Filled with stacks of computers known as servers, they use a lot of energy that in turn creates heat. So that our online services to run quickly and reliably, companies often place these large warehouses close to cities and towns. As a result, data centres are frequently located in hot, dry places where it can be difficult to get rid of this excess heat.
To keep systems running smoothly, water is pumped through the stacks, absorbing heat by evaporating and escaping from cooling towers. This is relatively cheap in comparison to other cooling options and easily accessible in most urban locations, but massive cooling requirements may be putting stress on local drinking water supplies.
For companies like Google, actual water consumption figures are a closely guarded trade secret. However, according to Time, a legal filing for a new facility in Texas, US, suggests that the giant could be going through billions of litres every year.
There will be an estimated 7.2 million data centres worldwide by 2021, says Statista. While numbers of these water-guzzling facilities are on a downward trend, the demand for online services is set to increase as more people are stuck using the internet to communicate. Karma reported that many service providers have seen a dramatic increase in the use of online meeting services as well as traffic from streaming services and video games.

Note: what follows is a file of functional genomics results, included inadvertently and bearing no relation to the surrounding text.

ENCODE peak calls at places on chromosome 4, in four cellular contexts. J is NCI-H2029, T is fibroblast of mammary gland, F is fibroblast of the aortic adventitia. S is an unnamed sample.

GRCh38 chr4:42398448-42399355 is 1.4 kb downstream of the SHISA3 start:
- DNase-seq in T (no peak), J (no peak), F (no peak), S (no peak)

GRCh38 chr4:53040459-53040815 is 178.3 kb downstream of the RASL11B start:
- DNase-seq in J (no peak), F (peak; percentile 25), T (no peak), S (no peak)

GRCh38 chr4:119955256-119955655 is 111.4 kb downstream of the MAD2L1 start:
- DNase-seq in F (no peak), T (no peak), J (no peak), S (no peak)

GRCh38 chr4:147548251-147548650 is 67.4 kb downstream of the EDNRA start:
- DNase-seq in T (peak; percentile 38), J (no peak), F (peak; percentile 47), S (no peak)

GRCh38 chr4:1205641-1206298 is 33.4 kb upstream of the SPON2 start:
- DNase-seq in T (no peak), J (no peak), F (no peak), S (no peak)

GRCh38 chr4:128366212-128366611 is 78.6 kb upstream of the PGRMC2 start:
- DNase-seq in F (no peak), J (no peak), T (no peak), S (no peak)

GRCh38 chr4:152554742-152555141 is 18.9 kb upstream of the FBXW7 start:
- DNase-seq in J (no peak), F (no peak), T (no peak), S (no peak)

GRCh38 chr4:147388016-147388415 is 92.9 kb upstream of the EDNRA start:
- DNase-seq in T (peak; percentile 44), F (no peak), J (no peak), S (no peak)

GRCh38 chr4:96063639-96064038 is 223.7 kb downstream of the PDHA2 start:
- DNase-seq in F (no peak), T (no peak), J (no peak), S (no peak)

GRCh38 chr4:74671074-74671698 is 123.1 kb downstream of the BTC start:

WORKING TO REDUCE WATER USE
New technology and wastewater recycling could help these essential facilities to curb their water usage. CyrusOne, a company that specialises in building these sites, announced in March that it will be creating its first “net-positive water data centre” in Arizona, US.
It claims that this centre will be restoring more water than it withdraws. By making cooling systems more efficient and thus using smaller amounts of water, they hope to be able to protect resources vital to the local community.
“As far as we can tell, this is the first net water positive data centre in the world, and we hope it will set a precedent for water sustainability standards and the future of data centres,” states Kyle Myers, Director of Environmental Health, Safety and Sustainability at CyrusOne.